Let’s get things straight (excuse the pun). I love dancehall and reggae music as much as the next boat-rowing clubber, but that doesn’t mean that I agree with all the lyrics. Like many other tolerant people across the world, I find the incitement to hatred and violence by anyone in the media completely abhorrent. However, I have found myself in clubs dancing along to openly homophobic artists such as Beenie Man, Elephant Man, Wayne Wonder and Bounty Killer. I have even been at an event at which a DJ has made explicitly homophobic comments, causing me to question my position on this issue.
Am I a hypocrite for detesting the message espoused by such artists whilst continuing to shake my behind to descriptions of mass slaughter? This was obviously the view of the Music of Black Origin Awards (MOBO) when they dropped Elephant Man and Vybz Kartel from the line up of the 2004 awards. In a statement to the BBC a spokesperson for the awards said “the last thing the MOBO wants to do is encourage prejudice”. Moreover artists Beenie Man and Sizzla have had concerts cancelled and been under investigation to assess whether their lyrics are in breach of Britain’s hate laws. These decisions have been seen as small victories by the gay and lesbian campaign group OutRage! who believe that lyrics like, “From dem a drink inna chi chi man bar /Blaze de fire mek we dun dem!!! (Dun dem!!)” in TOK’s ‘Chi Chi Man’ about burning homosexuals, will lead to an increase in attacks against gay people. J-Flag, the Jamaican gay rights movement also believes that the message of some dancehall artists contribute to homophobic acts in Jamaica and the U.K. For example, the prominent J-Flag activist Brian Williamson was killed in his own home in what police described as a violent burglary but is commonly believed to be a homophobic killing or “judgement attack”.
Few can deny that the murdering of another human being purely because of their sexual orientation is a horrific act. However, before dismissing these artists as barbaric or evil, the values they hold must be put in social context. In Jamaica sodomy is a criminal act punishable by imprisonment. This is largely due to the dominance of a fundamental Christian interpretation of the Bible which legitimates an openly homophobic culture. As one young Jamaican homosexual accounts in BBC Radio 1XTRA’s moving documentary “Gay in JA”, everyone in Jamaica listens to dancehall and goes to church; these are the educators. If both sources and the courts condemn homosexuality then how can tolerance hope to be fostered?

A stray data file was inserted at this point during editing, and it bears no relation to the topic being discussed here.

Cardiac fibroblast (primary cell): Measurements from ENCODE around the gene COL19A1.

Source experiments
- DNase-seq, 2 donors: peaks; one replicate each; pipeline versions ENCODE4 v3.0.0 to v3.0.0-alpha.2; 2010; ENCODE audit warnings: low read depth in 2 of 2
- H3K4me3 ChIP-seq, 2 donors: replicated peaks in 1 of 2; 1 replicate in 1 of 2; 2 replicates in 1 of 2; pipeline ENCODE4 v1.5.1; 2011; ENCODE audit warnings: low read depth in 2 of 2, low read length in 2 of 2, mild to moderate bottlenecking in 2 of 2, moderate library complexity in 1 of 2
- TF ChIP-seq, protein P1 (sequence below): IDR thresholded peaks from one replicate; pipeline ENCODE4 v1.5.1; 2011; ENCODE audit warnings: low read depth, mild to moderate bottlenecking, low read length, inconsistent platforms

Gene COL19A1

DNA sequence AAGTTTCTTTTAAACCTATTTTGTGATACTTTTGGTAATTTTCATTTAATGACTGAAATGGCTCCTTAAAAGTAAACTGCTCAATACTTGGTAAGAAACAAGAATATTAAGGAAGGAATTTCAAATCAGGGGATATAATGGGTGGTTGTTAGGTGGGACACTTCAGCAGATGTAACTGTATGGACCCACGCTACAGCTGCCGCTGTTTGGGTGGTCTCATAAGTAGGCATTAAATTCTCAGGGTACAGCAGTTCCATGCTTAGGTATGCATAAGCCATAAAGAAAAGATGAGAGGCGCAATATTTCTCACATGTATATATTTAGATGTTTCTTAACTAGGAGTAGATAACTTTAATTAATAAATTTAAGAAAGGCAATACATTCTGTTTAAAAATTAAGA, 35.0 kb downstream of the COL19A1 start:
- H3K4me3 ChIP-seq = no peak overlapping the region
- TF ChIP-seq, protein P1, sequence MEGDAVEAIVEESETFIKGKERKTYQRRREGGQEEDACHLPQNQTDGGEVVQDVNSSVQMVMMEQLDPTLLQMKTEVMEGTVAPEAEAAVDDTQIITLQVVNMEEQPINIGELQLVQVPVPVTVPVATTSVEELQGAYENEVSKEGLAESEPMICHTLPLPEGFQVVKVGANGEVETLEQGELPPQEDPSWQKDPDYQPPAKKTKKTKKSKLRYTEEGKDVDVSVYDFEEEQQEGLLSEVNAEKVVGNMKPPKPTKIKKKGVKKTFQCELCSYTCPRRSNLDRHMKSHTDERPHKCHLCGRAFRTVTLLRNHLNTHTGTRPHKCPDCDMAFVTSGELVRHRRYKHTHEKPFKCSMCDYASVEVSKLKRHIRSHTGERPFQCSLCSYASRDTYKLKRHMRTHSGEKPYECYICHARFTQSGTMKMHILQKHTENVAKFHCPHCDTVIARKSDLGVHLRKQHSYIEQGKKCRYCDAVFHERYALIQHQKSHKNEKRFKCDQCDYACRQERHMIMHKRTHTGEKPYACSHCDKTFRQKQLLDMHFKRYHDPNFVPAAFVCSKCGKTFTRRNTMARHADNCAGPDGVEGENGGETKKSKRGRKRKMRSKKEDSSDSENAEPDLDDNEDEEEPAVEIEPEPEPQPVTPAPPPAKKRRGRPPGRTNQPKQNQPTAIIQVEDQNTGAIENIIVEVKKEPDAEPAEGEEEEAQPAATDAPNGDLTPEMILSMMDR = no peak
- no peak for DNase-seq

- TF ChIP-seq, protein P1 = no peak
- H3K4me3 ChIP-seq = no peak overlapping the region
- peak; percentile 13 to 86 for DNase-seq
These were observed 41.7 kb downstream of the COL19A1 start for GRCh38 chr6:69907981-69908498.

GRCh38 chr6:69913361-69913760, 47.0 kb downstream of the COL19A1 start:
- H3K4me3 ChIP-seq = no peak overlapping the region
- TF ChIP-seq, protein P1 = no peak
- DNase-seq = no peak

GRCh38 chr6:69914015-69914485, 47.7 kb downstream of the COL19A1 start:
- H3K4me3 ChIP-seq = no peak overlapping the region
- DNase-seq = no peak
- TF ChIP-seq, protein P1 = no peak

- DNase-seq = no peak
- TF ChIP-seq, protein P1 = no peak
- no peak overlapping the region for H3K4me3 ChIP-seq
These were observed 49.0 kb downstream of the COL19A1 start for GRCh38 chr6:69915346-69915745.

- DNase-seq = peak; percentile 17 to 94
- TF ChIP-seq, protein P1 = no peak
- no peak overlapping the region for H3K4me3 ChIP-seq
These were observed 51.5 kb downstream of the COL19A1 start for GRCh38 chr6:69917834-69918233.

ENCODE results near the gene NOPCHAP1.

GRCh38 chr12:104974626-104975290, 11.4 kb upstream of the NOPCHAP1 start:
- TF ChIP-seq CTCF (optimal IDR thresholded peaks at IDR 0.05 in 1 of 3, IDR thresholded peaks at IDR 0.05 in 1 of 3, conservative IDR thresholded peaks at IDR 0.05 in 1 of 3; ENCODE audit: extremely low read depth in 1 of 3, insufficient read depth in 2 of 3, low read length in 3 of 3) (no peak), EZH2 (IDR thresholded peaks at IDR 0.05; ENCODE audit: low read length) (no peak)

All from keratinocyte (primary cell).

In light of this, it is perhaps ethnocentric of the liberal west to expect these artists to shed all the values and norms to which they’ve been socialised as soon as they land on our shores. I am not arguing that it is acceptable to promote the victimisation of a perceived deviant group, but I do question the validity of a blanket censorship of such views. Forcing unpalatable beliefs and ideologies underground can be more dangerous than allowing a free expression of views as there will be no one to challenge the basis of such prejudice. Moreover the idea of preserving one group’s civil rights by denying others of theirs is questionable to me. In many respects I agree with the sentiment of UK garage artist MC Shystie, who condemns the anti-gay lyrics of some dancehall artists but believes in the preservation of freedom of speech so long as people “don’t cross the line”. The only problem is where should the line be drawn? A careful balance must be struck between maintaining civic order and cohesion and freedom of speech and expression.
Conversely, the furore about homophobic lyrics may be over stated, in Britain in any case, as most non-Jamaicans will find it very difficult to even decipher the lyrics let alone take them to heart. The majority of people enjoy dancehall music for the beats and the rhythms rather than the lyrics. Furthermore, is it really reasonable to assume that dancehall fans are unable to dissociate the opinions of the more extreme artists from the dominant values of the society they reside in? It is arguable that discussion and engagement are a much better way of approaching homophobic opinions than censorship.
All this theorising and philosophising is all well and good but the real question remains. Will I be getting down on the dance-floor next time I hear an Elephant Man track? The answer is probably ‘yes’, as I do enjoy the music and can separate that from the specific beliefs of the artist – but I will be more selective about which dancehall artists I add to my CD collection.